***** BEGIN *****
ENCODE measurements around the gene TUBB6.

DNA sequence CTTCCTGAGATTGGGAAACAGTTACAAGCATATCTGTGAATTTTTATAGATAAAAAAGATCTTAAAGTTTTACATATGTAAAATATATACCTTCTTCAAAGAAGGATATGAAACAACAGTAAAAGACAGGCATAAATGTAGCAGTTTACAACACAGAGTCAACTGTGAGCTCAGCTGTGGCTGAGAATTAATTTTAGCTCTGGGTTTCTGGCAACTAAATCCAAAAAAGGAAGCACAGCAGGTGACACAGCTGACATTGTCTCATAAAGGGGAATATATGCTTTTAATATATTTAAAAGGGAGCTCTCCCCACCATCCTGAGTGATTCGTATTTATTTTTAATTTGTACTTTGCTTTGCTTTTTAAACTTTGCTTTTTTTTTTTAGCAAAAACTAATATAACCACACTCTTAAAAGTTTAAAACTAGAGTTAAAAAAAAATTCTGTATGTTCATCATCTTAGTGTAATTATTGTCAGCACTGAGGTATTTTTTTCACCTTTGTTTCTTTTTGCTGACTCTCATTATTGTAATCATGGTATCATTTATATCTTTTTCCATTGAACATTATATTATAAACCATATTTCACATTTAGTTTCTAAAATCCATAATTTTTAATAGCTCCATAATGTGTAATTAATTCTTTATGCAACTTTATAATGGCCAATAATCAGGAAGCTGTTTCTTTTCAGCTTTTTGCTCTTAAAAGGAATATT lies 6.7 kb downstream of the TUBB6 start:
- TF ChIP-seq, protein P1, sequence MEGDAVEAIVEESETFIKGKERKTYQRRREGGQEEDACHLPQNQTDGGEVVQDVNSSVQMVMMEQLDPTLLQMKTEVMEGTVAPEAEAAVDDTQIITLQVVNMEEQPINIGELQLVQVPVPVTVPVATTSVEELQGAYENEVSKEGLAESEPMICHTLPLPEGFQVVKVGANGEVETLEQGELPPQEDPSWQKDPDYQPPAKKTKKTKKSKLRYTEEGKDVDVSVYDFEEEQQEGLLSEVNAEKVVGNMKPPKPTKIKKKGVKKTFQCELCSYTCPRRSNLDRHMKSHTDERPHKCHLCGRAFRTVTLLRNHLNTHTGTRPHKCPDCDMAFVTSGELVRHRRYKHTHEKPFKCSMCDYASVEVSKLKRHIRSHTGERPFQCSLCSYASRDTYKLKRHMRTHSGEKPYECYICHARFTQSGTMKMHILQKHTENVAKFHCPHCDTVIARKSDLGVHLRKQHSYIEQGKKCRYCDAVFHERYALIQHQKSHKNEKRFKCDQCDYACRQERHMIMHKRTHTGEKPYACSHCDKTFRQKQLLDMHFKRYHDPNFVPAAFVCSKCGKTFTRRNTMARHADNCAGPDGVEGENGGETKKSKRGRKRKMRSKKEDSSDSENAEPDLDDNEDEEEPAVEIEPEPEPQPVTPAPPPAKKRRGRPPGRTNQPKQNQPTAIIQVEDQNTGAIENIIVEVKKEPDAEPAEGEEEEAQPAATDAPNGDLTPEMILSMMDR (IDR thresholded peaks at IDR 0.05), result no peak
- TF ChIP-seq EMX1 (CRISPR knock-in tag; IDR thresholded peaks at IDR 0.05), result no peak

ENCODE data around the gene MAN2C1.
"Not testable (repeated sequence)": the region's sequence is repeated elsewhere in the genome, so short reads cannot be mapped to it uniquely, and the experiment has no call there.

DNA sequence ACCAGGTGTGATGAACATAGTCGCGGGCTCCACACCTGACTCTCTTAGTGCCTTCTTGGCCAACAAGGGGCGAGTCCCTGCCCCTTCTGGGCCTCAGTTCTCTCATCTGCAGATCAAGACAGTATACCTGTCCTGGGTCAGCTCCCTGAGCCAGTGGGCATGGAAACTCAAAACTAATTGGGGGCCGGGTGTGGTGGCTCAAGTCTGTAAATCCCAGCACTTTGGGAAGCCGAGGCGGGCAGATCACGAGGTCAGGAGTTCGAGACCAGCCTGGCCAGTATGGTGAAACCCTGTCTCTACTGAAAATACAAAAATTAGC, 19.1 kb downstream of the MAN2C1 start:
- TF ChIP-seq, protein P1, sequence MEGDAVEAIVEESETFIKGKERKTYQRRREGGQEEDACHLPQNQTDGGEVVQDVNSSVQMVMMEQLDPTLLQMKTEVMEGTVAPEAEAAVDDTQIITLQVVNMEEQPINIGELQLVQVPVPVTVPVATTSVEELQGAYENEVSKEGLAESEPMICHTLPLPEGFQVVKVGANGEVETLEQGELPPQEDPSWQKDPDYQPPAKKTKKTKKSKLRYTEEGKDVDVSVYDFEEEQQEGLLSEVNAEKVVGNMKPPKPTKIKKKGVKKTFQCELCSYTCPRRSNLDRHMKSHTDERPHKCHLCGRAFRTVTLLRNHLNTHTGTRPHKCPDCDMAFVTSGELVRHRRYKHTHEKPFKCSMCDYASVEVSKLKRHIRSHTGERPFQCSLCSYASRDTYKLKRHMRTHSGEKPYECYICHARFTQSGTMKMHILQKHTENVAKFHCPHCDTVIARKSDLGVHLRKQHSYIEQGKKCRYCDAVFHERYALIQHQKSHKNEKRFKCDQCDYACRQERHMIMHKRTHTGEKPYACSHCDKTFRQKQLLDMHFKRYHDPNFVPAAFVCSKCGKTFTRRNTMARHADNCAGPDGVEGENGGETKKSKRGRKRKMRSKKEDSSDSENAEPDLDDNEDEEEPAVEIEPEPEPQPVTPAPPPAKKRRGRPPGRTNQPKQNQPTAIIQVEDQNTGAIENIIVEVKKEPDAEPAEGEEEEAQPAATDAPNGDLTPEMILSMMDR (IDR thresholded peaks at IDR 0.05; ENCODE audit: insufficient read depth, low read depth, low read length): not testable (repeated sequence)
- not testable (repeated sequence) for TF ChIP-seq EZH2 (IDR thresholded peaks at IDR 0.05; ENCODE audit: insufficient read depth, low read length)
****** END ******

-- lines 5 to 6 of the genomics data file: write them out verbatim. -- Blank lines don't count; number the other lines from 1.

ENCODE data around the gene MAN2C1.
"Not testable (repeated sequence)": the region's sequence is repeated elsewhere in the genome, so short reads cannot be mapped to it uniquely, and the experiment has no call there.